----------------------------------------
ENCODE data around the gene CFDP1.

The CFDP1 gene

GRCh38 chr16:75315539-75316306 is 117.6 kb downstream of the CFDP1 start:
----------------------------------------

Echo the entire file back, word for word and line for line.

ENCODE data around the gene CFDP1.

The CFDP1 gene

GRCh38 chr16:75315539-75316306 is 117.6 kb downstream of the CFDP1 start: